The story behind the song #1: I Don’t Like Mondays

All the playing’s stopped in the playground now

She wants to play with her toys a while.

And school’s out early and soon we’ll be learning

And the lesson today is how to die.

And then the bullhorn crackles,

And the captain crackles,

With the problems and the hows and whys.

And he can see no reasons

‘Cause there are no reasons

What reason do you need to die?

The final verse of I Don’t Like Mondays

It was such a senseless act. It was the perfect senseless act and this was the perfect senseless reason for doing it. So perhaps I wrote the perfect senseless song to illustrate it. It wasn’t an attempt to exploit tragedy. Bob Geldof talking about the song




I’ve used I Don’t Like Mondays by the Boomtown Rats countless times in class.  This type of song, with its horrifying backstory, always serves as an excellent springboard for further discussion. Curiously, though many of my students have heard it before, very rarely do they know what it is about. The most common interpretation is that it describes the frustration of going back to work after a long weekend. But even if you think you know the story well, there may well be a lot of details that you just weren’t aware of. So, here is my take on the Boomtown Rats’ magnum opus:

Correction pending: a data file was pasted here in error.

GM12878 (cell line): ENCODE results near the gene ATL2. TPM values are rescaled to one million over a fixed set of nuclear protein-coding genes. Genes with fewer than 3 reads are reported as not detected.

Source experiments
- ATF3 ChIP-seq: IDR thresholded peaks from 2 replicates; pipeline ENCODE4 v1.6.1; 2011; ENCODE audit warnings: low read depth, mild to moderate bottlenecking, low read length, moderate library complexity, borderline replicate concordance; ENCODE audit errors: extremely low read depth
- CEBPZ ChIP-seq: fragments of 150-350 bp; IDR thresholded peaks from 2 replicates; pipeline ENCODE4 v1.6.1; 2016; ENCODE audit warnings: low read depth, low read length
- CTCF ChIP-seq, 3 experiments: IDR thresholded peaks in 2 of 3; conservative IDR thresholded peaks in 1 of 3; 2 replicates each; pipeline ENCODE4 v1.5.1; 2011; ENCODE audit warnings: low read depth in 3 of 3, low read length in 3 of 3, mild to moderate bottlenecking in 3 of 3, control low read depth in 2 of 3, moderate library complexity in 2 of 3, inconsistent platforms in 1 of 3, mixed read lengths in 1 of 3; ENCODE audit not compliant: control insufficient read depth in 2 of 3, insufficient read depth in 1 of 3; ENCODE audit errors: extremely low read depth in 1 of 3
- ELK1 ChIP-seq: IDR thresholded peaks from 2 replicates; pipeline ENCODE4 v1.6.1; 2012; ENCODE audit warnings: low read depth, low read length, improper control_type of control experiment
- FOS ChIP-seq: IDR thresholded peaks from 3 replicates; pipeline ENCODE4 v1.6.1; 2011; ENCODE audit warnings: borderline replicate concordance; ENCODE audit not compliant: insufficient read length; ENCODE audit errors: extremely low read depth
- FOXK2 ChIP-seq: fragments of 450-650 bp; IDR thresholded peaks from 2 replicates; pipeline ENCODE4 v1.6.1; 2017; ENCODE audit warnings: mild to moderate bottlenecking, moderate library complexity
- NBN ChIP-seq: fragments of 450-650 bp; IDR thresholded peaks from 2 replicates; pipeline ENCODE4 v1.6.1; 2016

On January 29, 1979 in San Diego, 16-year-old Brenda Ann Spencer positioned herself by a window in her living room and began randomly shooting at the children who were waiting outside Grover Cleveland Elementary School across the street. Her weapon, a Ruger 10/22 semi-automatic .22 calibre rifle with a telescopic sight and 500 rounds of ammunition, had been a Christmas present from her father. Spencer claimed she had really wanted a radio, and she suspected that her father wanted her to kill herself. If that is so, it would seem a rather strange choice of weapon.